5. What are some Hawaiian "street foods" I must try?
For something easy, inexpensive, and very local, try a "plate lunch," which usually consists of a main entrée (often meat-based), a scoop of macaroni salad, and two scoops of rice. Also cheap and filling is Spam musubi, a Hawaii-only version with the canned ham topping the traditional Japanese rectangular seaweed-wrapped rice snack. Everyone will love "shave ice" (note: not "shaved ice," which if uttered will immediately let people know you're a tourist), a plastic cone filled with extremely finely-shaven ice, sweetened with food coloring and often topped with a scoop of ice cream plus a dusting of tart li hing power, made from dried plum. Also don't miss the great fresh fruits, baked goods, at roadside stands and weekly farmers markets.
See Budget Travel's hand-picked vacation package deals for Hawaii
Earlier: Reader tips on where to eat and sleep in Hawaii
Click fast: 99-hour sales in the Caribbean & Mexico
It's high season in Mexico and the Caribbean, which means people are flocking to the warm sand and sun down south—doesn't that sound nice, especially with this huge snowstorm moving across the country? The good news is that deals don't disappear during the high season—sometimes, you just have to dig a little to find them. One strategy is to sign up for online newsletters, which often offer exclusive savings on packages and hotel stays. If you're looking for deals just in the Mexico and Caribbean, try signing up for CheapCaribbean.com's newsletter. CheapCaribbean.com has these 99-hour sales that happen so fast, even we have trouble keeping up with them. The sales happen weekly, starting on Mondays at 9 p.m. Eastern and ending Friday at midnight. You can save up to 70 percent on vacation packages in the Bahamas, Jamaica, Puerto Rico, Riviera Maya in Mexico, and plenty more. And now, if you sign up for the CheapCaribbean.com free newsletter, they'll release the sale to you in advance. So you get a few hours' head start on all the other people hoping to book. Currently, the "Groundhog Day" 99-hour sale features packages like a 7-night stay with airfare to the Barcelo Maya Caribe and Beach resort in the Riviera Maya, starting at $799 per person. Next week's theme is Valentine's Day, followed by Mardi Gras. Not sure where to go? Our Nonstop Caribbean tool shows all the nonstop flights to the Caribbean from major U.S. cities, so you can get to the beach faster. And for more trip ideas, check out our Real Deals section, currently with 148 deals to destinations around the world, from $24 a night.
Super Bowl travel, without a super-high cost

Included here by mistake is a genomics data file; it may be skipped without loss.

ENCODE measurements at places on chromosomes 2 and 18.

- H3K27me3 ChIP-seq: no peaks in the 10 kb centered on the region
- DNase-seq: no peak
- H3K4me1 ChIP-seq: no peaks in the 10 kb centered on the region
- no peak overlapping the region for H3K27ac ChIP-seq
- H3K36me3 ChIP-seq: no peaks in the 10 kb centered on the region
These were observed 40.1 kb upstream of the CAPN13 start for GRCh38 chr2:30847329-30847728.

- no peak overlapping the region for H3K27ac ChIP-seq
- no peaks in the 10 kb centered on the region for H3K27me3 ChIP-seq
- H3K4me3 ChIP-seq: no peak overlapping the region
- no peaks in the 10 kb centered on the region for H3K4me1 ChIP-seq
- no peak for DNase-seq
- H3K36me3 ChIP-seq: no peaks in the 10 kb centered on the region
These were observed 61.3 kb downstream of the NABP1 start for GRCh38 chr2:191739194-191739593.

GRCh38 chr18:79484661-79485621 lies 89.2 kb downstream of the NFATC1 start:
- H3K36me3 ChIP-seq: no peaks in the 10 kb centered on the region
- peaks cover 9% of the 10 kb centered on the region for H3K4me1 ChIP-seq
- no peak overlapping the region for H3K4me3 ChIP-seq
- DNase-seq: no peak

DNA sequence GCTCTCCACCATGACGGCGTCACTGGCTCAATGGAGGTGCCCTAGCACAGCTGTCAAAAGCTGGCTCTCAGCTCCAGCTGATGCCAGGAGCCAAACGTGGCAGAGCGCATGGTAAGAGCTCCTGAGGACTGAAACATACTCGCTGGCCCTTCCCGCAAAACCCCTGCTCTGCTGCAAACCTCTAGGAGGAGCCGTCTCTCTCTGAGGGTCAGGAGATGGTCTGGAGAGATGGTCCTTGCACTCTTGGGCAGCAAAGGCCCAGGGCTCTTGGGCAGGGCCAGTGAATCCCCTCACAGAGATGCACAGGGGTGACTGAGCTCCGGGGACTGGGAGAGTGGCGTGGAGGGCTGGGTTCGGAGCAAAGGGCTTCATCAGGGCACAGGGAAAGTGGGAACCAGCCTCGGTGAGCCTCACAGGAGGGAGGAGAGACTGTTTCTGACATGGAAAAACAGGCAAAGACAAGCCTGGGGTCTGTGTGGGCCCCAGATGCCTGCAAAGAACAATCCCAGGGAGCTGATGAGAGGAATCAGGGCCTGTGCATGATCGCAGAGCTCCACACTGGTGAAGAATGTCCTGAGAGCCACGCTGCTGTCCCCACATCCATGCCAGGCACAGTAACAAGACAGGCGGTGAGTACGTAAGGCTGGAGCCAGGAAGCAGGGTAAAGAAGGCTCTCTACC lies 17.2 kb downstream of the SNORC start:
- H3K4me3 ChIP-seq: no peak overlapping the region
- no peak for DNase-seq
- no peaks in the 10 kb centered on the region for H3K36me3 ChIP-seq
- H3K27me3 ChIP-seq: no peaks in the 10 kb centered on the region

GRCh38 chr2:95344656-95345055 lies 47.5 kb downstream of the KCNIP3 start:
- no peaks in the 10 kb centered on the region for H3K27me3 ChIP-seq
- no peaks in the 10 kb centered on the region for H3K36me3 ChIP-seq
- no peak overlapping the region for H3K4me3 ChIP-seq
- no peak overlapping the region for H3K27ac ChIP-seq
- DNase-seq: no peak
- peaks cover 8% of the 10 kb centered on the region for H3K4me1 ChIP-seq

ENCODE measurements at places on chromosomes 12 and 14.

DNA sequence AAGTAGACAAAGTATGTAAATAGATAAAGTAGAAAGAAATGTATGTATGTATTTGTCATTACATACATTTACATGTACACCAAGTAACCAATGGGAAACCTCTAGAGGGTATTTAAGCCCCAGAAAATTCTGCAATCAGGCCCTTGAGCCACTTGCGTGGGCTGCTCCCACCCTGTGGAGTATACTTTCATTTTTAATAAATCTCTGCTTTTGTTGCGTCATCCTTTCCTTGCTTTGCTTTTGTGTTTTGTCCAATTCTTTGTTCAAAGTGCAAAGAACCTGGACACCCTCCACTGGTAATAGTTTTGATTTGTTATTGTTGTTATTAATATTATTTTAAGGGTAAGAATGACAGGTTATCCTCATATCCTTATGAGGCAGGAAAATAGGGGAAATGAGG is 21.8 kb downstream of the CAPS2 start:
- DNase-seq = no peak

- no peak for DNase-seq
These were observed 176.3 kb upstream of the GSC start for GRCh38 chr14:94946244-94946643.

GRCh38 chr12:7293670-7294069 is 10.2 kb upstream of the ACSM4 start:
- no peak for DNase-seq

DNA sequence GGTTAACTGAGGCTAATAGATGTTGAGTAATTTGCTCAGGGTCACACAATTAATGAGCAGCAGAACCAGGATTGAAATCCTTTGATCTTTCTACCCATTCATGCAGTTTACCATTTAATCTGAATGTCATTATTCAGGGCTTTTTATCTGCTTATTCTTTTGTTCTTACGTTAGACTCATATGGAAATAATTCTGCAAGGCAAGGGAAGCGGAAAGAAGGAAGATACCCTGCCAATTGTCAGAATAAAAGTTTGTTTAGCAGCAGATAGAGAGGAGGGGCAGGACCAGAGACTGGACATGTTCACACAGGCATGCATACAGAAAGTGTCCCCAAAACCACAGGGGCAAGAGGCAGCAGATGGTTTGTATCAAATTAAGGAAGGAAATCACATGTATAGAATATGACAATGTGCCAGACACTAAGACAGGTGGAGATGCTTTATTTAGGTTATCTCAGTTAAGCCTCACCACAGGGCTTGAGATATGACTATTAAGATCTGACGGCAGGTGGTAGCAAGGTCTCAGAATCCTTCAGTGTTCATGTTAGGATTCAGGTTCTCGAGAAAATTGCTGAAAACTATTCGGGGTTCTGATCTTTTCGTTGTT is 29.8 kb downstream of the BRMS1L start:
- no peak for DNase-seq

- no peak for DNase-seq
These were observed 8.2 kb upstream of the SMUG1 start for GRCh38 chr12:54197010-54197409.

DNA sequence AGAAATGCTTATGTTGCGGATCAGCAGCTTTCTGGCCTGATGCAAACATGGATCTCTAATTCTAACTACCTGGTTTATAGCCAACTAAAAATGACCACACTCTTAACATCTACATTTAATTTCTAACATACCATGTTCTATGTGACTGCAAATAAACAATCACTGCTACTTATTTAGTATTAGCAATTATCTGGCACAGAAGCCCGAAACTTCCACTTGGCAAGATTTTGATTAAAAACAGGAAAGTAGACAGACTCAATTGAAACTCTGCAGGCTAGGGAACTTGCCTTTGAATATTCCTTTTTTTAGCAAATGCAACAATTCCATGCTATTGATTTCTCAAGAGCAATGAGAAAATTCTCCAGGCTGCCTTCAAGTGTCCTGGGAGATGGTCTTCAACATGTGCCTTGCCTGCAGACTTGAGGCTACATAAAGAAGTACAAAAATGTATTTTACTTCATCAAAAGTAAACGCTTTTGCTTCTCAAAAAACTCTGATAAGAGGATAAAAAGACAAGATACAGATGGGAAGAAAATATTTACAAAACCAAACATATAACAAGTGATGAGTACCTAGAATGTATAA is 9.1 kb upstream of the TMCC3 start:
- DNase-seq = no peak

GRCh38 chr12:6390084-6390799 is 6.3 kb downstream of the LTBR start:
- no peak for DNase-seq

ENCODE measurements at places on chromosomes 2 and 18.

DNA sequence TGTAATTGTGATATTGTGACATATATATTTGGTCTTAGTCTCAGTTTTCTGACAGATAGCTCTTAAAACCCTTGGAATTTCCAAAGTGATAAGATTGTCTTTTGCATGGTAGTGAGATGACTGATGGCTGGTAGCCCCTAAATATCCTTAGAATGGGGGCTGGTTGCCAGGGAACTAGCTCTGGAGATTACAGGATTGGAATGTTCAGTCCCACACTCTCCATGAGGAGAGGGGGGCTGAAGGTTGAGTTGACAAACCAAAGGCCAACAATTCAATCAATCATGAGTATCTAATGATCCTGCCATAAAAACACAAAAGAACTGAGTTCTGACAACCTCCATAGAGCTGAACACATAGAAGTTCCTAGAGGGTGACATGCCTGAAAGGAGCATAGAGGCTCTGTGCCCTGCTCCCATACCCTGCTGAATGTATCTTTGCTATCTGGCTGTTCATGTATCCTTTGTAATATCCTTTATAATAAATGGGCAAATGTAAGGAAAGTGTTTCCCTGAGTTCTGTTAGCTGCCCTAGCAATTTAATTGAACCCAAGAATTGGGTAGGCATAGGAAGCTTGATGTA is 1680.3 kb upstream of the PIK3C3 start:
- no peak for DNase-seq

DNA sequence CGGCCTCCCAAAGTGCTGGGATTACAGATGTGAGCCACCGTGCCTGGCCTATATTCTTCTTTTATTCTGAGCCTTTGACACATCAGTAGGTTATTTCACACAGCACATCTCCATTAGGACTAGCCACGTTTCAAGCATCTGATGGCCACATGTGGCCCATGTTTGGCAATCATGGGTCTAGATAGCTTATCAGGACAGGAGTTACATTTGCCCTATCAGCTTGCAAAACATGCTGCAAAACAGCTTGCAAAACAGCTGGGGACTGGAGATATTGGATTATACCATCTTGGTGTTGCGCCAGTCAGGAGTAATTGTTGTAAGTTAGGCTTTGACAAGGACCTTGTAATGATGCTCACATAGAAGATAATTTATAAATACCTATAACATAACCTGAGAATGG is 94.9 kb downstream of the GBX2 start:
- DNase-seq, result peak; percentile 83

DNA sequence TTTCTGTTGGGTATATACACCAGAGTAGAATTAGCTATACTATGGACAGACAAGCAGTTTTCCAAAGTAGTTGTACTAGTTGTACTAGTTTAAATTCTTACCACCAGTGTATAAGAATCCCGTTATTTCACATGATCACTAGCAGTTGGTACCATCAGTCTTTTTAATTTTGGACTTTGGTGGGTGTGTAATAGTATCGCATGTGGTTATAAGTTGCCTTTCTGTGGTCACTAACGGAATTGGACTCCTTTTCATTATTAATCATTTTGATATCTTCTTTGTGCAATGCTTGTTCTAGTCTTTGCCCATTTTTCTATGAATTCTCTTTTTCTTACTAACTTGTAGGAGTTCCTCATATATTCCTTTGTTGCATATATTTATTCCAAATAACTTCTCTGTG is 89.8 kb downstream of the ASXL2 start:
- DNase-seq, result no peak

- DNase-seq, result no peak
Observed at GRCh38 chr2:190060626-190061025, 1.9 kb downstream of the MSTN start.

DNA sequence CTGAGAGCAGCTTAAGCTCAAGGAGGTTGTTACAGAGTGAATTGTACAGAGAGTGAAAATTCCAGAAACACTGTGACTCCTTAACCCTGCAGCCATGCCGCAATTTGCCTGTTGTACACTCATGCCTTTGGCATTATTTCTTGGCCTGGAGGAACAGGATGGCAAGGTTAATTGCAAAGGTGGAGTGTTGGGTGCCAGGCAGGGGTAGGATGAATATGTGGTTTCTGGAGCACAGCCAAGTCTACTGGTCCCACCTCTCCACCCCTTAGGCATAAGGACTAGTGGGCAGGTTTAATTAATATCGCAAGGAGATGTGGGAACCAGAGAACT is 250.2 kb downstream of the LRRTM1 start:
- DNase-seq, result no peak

Want to travel to see the New Orleans Saints take on the Indianapolis Colts in Super Bowl XLIV on Sunday, but don't have thousands of dollars lying around to pay for the ticket and trip to Miami? Don't worry: You don't have to settle for watching the big game from the couch. You can spend the weekend in an atmosphere just as exciting—and not nearly as expensive—as the one in south Florida, with a getaway to the homes of the two teams competing. Both New Orleans and Indianapolis are welcoming travelers with deals on food, lodging, and activities. Best bets for both Omni hotels in both cities are embracing the competitive spirit with the Go Indy, Go Big Easy package, featuring rooms starting at $144 (in honor of Super Bowl 44). Under the promotion, if the Colts win, the fans staying at Indianapolis's Omni Severin Hotel will get their room free Sunday night, compliments of the Omni Royal Orleans in New Orleans. And if the Saints win, the fans staying at the New Orleans Omni stay free Sunday night, courtesy of the Indy Omni. (There's also a friendly wager between management at the two properties: If Indianapolis wins, the GM of the New Orleans hotel will have to parade around the French Quarter in Colts gear, cheering for his rival; if New Orleans wins, the GM of the Indy hotel will have to do likewise in Mardi Gras attire at the city's Soldiers and Sailors Monument downtown.) The celebration will continue into the next week: If the Colts win, the Indianapolis Omni will send Indy-style Just Pop In popcorn (in Colts colors) for guests to enjoy at the New Orleans Omni; if the Saints win, the New Orleans hotel will send king cakes to guests at the Indy Omni. Another wager pits the Indianapolis Museum of Art against the New Orleans Museum of Art: If the Colts win, NOMA will loan Claude Lorrain's 1644 painting, Ideal View of Tivoli, to IMA. If the Saints win, IMA will send J.M.W. Turner's work from 1800, The Fifth Plague of Egypt, to NOMA. Big Easy deals The Marriott New Orleans is offering the Finish Strong package starting at $179 a night, including accommodations, two Saints hats, and a game-day snack pack with a Saints cooler, four Abita beers, and a large bag of Zapp's Who Dat? chips (to book, use rate code SPE). During the game, the hotel's bar will have food and drink specials, as well as giveaways, prizes, or drawings for every touchdown New Orleans scores. Saints' fans can watch Sunday's game in the French Quarter with a team legend at Deanie's Seafood, which is hosting a Flying Pigskin Party. Former Saints quarterback Bobby Hebert will be broadcasting his pre- and post-game radio shows live from the restaurant, where $125 gets you an all-you-can-eat prepared menu and an open bar throughout the game. Visitors to New Orleans will also get a taste of Mardi Gras. It's the first weekend of the festival, and six parades are set for Saturday (parades previously set to roll during Sunday's game have been canceled or rescheduled). And regardless of the game's outcome, fans can cheer on Saints quarterback Drew Brees as the king in the krewe of Bacchus's parade on February 14. (See full Mardi Gras details at the New Orleans tourism Web page.) Also while you're in town, check out the Audubon Nature Institute, which is giving fans wearing Saints gear half-price admission on Saturday and Sunday to its zoo, aquarium, and insectarium. Here's a roundup of other hotel deals in New Orleans for the weekend, up to 40 percent off in some cases. And for more on what-to-do and where-to-watch specials, keep an eye on the convention and visitors bureau website, which is being updated as new offers come in. Indy specials For die-hard Colts fans (or just those who want to bask in the football frenzy), you can't visit Indy without a trip to the Colts-themed Blue Crew Sports Grill, which is packed with Colts memorabilia dating back to the arrival of the team in 1984 and, fittingly, has a horseshoe-shaped main bar. This weekend, the bar is bringing in a huge heated tent with tables, TV monitors, and a beer draft truck, with live entertainment both Saturday and Sunday before the game, as well as drink specials and prize giveaways. Expect an authentic fan experience: The owner of the bar is the president of the Indy Blue Crew, a group of super-loyal Colts fans and expert tailgaters. Those wishing to get a little gambling in and to possibly make the vacation pay for itself can head over to Hoosier Park Racing & Casino, northeast of Indianapolis, which will raffle $500 every 15 minutes during the game. Also, all-day Sunday, Mellow Mushroom, a pizza shop in nearby Carmel, is offering 18% off all deliveries and takeout orders, in honor of Colts quarterback Peyton Manning, who wears #18. This weekend also coincides with the city's Devour Downtown Winterfest, which lasts through Saturday. More than 40 participating restaurants are offering three- or four-course meals for $30 each. ELSEWHERE Both Super Bowl cities are welcoming travelers with deals on food, lodging, and activities. Check out their tourism websites: New Orleans and Indianapolis. AdLand has archived the top Super Bowl ads since 1969